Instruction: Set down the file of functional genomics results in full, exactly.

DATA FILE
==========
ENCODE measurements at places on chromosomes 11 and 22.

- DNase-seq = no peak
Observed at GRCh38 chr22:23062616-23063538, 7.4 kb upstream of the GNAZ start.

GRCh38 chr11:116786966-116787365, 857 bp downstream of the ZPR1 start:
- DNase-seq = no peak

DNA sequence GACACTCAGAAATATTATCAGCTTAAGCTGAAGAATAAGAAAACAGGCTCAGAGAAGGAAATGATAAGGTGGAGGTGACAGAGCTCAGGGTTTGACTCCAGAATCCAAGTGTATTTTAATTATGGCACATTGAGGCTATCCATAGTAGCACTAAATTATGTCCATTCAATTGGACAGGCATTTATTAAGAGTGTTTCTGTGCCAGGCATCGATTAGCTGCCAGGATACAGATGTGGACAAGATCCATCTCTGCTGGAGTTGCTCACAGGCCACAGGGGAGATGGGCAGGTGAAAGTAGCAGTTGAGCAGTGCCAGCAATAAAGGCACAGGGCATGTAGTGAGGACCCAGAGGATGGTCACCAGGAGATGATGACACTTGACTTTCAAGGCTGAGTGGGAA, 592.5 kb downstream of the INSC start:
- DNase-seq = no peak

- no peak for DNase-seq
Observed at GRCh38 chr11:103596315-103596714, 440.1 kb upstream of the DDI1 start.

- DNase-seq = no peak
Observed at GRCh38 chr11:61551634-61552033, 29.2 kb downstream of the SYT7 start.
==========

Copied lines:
ENCODE measurements at places on chromosomes 11 and 22.

- DNase-seq = no peak
Observed at GRCh38 chr22:23062616-23063538, 7.4 kb upstream of the GNAZ start.

GRCh38 chr11:116786966-116787365, 857 bp downstream of the ZPR1 start:
- DNase-seq = no peak

DNA sequence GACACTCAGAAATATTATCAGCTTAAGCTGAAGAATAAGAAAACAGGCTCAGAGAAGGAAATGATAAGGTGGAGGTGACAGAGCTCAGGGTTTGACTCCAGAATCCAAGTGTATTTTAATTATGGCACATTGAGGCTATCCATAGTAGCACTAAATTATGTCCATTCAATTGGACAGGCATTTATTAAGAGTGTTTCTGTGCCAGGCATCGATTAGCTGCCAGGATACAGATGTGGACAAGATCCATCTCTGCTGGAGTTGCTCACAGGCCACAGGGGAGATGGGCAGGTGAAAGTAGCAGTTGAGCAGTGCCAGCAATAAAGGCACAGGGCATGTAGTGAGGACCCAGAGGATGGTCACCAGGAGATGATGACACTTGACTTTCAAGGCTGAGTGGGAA, 592.5 kb downstream of the INSC start:
- DNase-seq = no peak

- no peak for DNase-seq
Observed at GRCh38 chr11:103596315-103596714, 440.1 kb upstream of the DDI1 start.

- DNase-seq = no peak
Observed at GRCh38 chr11:61551634-61552033, 29.2 kb downstream of the SYT7 start.